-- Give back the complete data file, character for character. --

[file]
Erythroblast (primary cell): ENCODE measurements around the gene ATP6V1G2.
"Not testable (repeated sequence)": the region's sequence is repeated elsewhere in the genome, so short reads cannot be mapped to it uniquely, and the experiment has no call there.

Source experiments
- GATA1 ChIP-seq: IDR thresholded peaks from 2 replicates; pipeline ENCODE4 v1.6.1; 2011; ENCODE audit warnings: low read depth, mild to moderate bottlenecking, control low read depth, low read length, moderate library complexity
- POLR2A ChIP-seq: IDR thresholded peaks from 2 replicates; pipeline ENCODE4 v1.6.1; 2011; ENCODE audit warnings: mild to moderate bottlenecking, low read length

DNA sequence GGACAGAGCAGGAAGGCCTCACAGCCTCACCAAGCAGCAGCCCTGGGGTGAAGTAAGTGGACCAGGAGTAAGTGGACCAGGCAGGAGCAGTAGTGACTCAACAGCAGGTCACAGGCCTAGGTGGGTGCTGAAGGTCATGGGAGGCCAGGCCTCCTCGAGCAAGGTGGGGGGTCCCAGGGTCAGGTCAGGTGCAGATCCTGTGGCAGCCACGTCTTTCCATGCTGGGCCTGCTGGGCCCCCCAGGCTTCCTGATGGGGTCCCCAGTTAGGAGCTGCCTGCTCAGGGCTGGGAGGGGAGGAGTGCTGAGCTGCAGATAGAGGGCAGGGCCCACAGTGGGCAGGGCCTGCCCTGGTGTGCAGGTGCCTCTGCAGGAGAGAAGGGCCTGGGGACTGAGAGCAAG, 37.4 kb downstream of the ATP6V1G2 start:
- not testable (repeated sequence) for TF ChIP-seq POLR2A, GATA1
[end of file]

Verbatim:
Erythroblast (primary cell): ENCODE measurements around the gene ATP6V1G2.
"Not testable (repeated sequence)": the region's sequence is repeated elsewhere in the genome, so short reads cannot be mapped to it uniquely, and the experiment has no call there.

Source experiments
- GATA1 ChIP-seq: IDR thresholded peaks from 2 replicates; pipeline ENCODE4 v1.6.1; 2011; ENCODE audit warnings: low read depth, mild to moderate bottlenecking, control low read depth, low read length, moderate library complexity
- POLR2A ChIP-seq: IDR thresholded peaks from 2 replicates; pipeline ENCODE4 v1.6.1; 2011; ENCODE audit warnings: mild to moderate bottlenecking, low read length

DNA sequence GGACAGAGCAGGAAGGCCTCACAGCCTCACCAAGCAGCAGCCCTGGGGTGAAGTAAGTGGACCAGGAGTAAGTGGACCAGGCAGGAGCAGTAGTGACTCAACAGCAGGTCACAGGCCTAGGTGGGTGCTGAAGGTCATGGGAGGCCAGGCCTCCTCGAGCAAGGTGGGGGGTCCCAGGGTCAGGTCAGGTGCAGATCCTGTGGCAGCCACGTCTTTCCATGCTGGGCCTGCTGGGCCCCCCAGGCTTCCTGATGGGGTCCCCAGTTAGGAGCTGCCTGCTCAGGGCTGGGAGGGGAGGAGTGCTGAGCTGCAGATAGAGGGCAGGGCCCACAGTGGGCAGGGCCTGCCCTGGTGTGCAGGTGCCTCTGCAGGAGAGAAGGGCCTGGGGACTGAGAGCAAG, 37.4 kb downstream of the ATP6V1G2 start:
- not testable (repeated sequence) for TF ChIP-seq POLR2A, GATA1